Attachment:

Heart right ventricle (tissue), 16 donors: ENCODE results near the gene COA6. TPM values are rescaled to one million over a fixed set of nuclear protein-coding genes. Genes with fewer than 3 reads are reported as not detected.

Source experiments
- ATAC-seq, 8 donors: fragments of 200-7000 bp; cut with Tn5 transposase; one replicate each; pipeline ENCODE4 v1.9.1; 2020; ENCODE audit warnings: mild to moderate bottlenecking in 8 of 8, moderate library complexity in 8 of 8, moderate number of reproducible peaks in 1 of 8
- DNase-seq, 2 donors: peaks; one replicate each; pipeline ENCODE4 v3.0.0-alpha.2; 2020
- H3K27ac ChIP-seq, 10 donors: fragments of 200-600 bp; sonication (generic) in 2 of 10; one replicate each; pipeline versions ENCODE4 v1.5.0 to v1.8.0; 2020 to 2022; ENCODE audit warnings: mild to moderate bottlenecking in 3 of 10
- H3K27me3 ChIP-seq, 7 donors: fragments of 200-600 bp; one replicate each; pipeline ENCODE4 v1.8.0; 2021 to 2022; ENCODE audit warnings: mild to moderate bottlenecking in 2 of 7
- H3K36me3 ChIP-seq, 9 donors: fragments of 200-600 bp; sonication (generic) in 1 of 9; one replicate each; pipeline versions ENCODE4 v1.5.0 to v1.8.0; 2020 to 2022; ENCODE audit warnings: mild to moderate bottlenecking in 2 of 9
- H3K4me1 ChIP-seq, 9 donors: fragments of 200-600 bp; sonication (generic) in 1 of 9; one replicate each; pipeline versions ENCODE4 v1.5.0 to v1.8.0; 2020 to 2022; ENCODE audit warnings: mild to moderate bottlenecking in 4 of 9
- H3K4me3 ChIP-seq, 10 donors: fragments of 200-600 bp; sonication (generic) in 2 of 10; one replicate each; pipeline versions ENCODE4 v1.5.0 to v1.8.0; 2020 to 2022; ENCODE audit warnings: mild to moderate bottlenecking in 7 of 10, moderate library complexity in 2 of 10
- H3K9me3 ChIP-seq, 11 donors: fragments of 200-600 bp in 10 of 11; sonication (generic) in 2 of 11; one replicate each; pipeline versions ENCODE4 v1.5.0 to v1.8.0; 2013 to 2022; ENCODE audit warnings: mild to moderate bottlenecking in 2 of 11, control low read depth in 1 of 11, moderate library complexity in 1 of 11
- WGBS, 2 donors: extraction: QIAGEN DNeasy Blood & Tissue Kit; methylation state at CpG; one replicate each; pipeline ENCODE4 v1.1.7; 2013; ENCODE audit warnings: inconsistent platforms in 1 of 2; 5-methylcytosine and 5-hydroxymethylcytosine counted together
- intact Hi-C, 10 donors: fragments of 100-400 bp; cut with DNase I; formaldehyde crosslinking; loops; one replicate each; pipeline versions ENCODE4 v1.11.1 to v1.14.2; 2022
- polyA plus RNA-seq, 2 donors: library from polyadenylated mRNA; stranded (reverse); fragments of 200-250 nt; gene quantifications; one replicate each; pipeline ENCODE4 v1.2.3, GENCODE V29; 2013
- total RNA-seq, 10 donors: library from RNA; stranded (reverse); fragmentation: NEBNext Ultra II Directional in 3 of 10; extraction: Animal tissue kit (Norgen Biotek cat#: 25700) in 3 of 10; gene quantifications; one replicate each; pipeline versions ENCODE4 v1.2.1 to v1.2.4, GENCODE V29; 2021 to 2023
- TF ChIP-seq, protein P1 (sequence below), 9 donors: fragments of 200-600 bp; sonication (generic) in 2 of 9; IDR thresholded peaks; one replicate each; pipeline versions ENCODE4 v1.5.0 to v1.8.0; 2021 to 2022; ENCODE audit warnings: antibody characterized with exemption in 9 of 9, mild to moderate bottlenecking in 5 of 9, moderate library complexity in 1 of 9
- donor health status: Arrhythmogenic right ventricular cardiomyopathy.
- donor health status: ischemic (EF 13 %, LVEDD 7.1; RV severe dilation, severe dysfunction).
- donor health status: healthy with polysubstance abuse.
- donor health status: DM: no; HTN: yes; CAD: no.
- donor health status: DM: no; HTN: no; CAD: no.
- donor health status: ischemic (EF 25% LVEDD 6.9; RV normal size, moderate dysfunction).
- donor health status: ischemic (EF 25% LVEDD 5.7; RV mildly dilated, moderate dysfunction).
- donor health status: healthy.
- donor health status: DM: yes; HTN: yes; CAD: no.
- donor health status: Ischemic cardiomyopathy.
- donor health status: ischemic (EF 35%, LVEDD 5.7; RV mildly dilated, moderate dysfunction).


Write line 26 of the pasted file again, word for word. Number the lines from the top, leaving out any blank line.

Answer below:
- donor health status: ischemic (EF 35%, LVEDD 5.7; RV mildly dilated, moderate dysfunction).